VHL syndrome is a rare autosomal dominant genetic disorder with symptoms that may not be evident, meaning early diagnosis is rare. DNA analysis of VHL genetic mutations is the primary method used to confirm the diagnosis of the disease. The main treatment method of VHL syndrome is surgery. A reasonable surgical strategy should be selected according to the site and number of tumors as well as the physical condition of the patient. Patients with VHL syndrome accompanied by tumors in multiple organs should undergo complete resection of the tumors as soon as possible. Additionally, pedigree analysis and genetic testing are essential. Physicians should pay sufficient attention to VHL syndrome in order to avoid missed diagnosis or misdiagnosis.

Acknowledgements

The present study was supported by the Science and Technology Fund Project of Guizhou Province [grant no. (2015) 31].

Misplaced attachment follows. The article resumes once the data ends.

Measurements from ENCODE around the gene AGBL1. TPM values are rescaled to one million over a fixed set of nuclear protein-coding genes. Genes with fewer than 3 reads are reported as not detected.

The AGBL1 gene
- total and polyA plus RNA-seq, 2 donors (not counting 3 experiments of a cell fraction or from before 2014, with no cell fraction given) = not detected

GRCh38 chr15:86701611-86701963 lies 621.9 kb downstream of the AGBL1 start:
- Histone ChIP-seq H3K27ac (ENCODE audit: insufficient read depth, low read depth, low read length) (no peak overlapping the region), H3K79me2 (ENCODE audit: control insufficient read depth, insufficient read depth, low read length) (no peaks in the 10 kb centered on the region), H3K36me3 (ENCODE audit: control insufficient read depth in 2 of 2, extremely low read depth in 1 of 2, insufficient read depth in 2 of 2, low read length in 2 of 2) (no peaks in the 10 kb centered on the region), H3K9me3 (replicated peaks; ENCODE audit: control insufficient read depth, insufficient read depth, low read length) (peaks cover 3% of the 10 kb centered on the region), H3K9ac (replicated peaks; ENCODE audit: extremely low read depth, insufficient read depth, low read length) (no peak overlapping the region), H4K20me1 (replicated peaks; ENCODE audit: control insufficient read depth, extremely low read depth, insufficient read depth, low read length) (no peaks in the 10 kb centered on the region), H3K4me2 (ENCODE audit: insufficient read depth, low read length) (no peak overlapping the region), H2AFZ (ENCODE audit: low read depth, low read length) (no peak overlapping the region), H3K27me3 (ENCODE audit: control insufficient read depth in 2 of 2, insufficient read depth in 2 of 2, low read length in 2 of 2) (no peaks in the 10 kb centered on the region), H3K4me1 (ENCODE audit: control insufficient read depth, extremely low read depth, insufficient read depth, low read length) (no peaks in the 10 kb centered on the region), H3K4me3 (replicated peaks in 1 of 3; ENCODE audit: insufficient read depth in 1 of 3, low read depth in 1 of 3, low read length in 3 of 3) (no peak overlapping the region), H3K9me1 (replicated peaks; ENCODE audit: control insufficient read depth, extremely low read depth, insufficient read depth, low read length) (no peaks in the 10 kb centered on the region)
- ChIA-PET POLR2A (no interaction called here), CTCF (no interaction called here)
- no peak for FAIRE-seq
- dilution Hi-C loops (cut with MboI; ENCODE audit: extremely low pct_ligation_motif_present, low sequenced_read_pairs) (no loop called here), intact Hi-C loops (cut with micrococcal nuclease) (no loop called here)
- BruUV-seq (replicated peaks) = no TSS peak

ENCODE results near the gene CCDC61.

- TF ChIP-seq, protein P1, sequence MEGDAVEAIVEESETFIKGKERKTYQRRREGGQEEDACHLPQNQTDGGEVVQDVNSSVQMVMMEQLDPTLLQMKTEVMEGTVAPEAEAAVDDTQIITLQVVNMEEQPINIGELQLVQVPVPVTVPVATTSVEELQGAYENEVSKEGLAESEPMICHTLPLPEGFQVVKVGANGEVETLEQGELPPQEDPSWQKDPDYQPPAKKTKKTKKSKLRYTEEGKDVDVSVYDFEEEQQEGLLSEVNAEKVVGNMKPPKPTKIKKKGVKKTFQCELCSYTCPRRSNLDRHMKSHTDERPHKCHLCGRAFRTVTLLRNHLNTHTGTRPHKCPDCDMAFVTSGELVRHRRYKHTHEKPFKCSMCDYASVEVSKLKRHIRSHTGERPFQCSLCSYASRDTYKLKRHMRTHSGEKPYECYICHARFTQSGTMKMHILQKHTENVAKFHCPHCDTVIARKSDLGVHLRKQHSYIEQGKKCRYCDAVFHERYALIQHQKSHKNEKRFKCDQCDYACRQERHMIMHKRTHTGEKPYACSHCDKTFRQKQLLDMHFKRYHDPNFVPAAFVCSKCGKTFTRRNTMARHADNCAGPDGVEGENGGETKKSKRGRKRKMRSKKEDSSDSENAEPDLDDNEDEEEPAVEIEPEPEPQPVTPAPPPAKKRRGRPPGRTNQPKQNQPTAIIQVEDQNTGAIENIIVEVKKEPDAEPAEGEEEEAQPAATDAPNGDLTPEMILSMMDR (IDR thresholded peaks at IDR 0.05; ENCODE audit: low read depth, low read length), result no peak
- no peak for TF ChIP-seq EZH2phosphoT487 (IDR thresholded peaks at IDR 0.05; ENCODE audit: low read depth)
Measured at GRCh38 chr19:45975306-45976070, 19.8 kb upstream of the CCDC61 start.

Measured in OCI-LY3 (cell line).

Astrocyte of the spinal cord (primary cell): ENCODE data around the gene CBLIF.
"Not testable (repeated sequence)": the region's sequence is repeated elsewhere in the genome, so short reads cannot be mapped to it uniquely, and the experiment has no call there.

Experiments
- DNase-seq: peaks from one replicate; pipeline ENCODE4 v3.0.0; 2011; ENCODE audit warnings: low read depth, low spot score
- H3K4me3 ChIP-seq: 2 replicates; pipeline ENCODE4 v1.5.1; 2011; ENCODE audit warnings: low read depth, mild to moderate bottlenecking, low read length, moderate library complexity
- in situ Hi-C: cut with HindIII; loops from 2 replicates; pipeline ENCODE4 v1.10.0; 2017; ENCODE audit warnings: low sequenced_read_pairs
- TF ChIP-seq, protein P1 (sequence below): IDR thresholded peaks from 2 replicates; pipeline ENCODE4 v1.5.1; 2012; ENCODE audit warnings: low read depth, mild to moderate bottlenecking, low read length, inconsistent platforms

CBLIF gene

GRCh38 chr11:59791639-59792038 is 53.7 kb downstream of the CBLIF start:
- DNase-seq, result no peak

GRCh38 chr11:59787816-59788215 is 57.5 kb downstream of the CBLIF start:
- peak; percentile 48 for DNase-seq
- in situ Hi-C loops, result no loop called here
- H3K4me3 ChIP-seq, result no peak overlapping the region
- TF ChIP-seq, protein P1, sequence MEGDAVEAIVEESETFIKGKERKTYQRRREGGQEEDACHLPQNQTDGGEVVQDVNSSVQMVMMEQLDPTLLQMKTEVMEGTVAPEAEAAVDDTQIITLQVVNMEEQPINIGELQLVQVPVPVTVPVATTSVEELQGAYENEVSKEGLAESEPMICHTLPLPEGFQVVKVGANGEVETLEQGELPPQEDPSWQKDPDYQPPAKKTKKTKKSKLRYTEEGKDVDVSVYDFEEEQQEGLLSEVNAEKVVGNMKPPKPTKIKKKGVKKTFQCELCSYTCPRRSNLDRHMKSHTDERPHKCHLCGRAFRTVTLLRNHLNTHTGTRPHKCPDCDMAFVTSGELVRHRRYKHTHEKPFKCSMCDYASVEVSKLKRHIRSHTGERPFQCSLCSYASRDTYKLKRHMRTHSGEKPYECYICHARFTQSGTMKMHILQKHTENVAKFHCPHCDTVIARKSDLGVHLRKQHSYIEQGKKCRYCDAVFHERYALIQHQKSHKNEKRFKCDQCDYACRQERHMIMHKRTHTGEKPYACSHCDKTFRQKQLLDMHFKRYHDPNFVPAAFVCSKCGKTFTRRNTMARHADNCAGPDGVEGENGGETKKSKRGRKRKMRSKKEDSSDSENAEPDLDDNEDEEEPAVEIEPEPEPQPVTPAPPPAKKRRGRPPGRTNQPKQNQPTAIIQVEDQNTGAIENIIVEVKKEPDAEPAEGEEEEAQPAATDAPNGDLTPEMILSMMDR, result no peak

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April 2018
Volume 15 Issue 4

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APA
Wang, Y., Liang, G., Tian, J., Wang, X., Chen, A., Liang, T. ... Chen, Z. (2018). Pedigree analysis, diagnosis and treatment in Von Hippel-Lindau syndrome: A report of three cases. Oncology Letters, 15, 4882-4890. https://doi.org/10.3892/ol.2018.7957
MLA
Wang, Y., Liang, G., Tian, J., Wang, X., Chen, A., Liang, T., Du, Y., Li, H., Du, J., Yu, L., Chen, Z."Pedigree analysis, diagnosis and treatment in Von Hippel-Lindau syndrome: A report of three cases". Oncology Letters 15.4 (2018): 4882-4890.
Chicago
Wang, Y., Liang, G., Tian, J., Wang, X., Chen, A., Liang, T., Du, Y., Li, H., Du, J., Yu, L., Chen, Z."Pedigree analysis, diagnosis and treatment in Von Hippel-Lindau syndrome: A report of three cases". Oncology Letters 15, no. 4 (2018): 4882-4890. https://doi.org/10.3892/ol.2018.7957